"I don't expect anything major to come from this other than to restore the Second Amendment rights taken away by bureaucrats," Coburn said.

    The park service has prepared for months for the new law. "We will administer this law as we do all others fairly and consistently," National Park Service Director Jon Jarvis said in a statement.

    National parks hosted about 275 million visitors in 2008, the agency said.
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    Quote Originally Posted by RRGlock23 View Post
    The national parks law takes effect in a climate that favors advocates of gun rights. The debate shifted dramatically in 2008, when the Supreme Court struck down a handgun ban in Washington, D.C., and declared that individuals have a constitutional right to possess firearms for self-defense and other purposes.

    Gun owners have rushed in record numbers to get concealed weapons permits, saying they worry President Barack Obama and the Democratic Congress may impose stricter gun laws. The National Rifle Association lobbied hard to allow guns in parks and has spent millions to challenge its opponents.

    Now gun-control advocates are on the defensive, seeking to preserve some gun restrictions in the face of aggressive assertions of gun rights.
    While it is true that the current political climate favors advocates of gun rights, there was no "dramatic shift" in debate caused by the Heller vs. DC case. This is something that has been brewing since Marion Hammer started the right to carry movement in Florida back in 1976. The recent events are part of a trend that if you didn't see coming, you were not paying attention.

    Yes gunowners have been applying for carry permits in record numbers, this is because of the reforms in states throughout the country. When concealed carry becomes more practical for the average person, more people do it. The logic is not that hard to follow.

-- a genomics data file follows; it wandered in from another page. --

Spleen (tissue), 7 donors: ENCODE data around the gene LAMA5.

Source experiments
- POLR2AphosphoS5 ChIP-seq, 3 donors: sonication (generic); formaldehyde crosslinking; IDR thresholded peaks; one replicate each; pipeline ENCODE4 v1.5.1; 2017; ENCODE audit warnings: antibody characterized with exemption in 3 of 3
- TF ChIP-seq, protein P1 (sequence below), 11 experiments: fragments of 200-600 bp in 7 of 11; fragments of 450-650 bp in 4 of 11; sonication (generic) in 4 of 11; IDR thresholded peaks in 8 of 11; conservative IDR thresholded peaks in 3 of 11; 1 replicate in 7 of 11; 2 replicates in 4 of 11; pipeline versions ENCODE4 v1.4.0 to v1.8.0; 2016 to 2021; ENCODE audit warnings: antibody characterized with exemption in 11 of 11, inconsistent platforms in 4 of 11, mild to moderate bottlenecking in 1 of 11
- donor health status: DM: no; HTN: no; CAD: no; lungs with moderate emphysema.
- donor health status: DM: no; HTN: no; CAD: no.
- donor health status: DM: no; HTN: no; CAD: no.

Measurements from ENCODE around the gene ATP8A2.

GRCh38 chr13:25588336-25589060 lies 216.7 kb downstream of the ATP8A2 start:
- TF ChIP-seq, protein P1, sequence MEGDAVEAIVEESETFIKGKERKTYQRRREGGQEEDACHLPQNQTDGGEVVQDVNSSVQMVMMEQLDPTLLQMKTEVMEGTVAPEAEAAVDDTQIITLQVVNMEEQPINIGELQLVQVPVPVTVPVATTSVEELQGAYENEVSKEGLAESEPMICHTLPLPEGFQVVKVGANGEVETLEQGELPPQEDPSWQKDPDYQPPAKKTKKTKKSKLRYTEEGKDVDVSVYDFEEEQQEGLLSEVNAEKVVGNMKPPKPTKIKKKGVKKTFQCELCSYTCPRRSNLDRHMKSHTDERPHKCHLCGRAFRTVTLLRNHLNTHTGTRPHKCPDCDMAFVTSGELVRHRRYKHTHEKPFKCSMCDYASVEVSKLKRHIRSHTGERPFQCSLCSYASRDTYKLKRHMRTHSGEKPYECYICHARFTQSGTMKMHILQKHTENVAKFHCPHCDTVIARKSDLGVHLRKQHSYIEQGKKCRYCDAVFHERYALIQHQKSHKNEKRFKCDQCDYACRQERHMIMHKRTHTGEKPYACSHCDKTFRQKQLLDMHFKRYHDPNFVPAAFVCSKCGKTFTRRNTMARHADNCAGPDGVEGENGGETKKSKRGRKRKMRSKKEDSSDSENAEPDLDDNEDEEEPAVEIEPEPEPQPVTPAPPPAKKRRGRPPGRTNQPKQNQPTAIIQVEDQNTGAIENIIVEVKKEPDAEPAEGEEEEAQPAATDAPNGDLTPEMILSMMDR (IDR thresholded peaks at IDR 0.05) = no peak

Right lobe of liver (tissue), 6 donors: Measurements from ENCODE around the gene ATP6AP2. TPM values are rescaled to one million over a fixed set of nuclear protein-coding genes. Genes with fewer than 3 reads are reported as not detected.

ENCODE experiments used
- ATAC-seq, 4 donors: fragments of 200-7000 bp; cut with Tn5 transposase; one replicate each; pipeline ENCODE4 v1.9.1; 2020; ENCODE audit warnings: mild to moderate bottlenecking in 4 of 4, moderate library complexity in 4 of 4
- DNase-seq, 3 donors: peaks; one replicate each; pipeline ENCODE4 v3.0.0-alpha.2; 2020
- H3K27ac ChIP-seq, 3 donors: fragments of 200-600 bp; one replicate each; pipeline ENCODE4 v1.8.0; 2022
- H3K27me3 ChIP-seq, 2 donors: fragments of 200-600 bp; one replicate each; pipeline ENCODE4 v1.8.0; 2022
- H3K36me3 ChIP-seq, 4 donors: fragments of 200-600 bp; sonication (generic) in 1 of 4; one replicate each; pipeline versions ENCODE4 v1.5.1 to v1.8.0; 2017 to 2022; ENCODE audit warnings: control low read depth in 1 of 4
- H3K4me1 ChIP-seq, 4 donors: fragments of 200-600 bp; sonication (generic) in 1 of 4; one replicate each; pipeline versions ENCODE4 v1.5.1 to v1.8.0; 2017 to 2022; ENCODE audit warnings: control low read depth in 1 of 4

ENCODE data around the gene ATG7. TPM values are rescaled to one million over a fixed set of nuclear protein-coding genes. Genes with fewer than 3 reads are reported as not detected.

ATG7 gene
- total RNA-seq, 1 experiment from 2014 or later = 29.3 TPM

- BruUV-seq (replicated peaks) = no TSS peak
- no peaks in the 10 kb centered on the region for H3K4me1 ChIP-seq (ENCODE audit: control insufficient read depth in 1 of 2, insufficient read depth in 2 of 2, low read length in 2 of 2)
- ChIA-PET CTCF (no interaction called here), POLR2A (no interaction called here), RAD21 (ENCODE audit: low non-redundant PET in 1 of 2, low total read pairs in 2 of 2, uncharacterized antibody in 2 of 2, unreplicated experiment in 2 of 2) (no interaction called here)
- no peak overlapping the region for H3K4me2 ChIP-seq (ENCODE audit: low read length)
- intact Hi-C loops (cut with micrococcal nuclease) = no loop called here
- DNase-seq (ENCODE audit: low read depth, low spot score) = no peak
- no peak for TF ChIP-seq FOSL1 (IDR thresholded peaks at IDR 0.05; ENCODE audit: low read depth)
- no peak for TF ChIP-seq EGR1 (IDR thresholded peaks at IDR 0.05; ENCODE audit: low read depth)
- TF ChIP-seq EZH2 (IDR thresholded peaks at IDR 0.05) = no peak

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    Default CONCEALED or OPEN

    The only thing I saw in here was "licensed gun owners". Does that mean concealed carry only? I don't have to have a license to carry my pistol openly.

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    Default What an idiot!

    This Paul Helmke guy is a moron. Obviously if you are a licensed firearm owner, you are of good moral character and responsible. These are not the people he should be worried about. Criminals don't abide by laws and will carry a gun where ever and when ever they want. Allowing lawful gun owners to be able to posess a firearm in a park, won't effect anybody negatively except the the bad guy looking to commit a crime on unexpecting, unarmed people. I'm tired of these mental midgets thinking that everybody with a gun is looking to go out and just start shooting people. I have gone through the red tape and gotten a pistol license because I'm an upstanding citizen and I'm insulted by these people who look upon licensed gun owners as bad guys!

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    Quote Originally Posted by Gunguru View Post
    This Paul Helmke guy is a moron. Obviously if you are a licensed firearm owner, you are of good moral character and responsible. These are not the people he should be worried about. Criminals don't abide by laws and will carry a gun where ever and when ever they want. Allowing lawful gun owners to be able to posess a firearm in a park, won't effect anybody negatively except the the bad guy looking to commit a crime on unexpecting, unarmed people. I'm tired of these mental midgets thinking that everybody with a gun is looking to go out and just start shooting people. I have gone through the red tape and gotten a pistol license because I'm an upstanding citizen and I'm insulted by these people who look upon licensed gun owners as bad guys!
    Good enough for me! Welcome to USACarry!
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    Sorry, I missed the opportunity to welcome a new member. Welcome and I gotta agree with ya on the point you made about Paul Helmke.

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    Quote Originally Posted by Scooter88310 View Post
    The only thing I saw in here was "licensed gun owners". Does that mean concealed carry only? I don't have to have a license to carry my pistol openly.
    Yes Licensed gun owners that is mean concealed carry weapon licensed, not openly carry without licensed. BUT you can carry openly unless you have a licensed.

    "WASHINGTON - Loaded guns will be allowed in Yellowstone, the Grand Canyon and other national parks under a new law that takes effect Monday.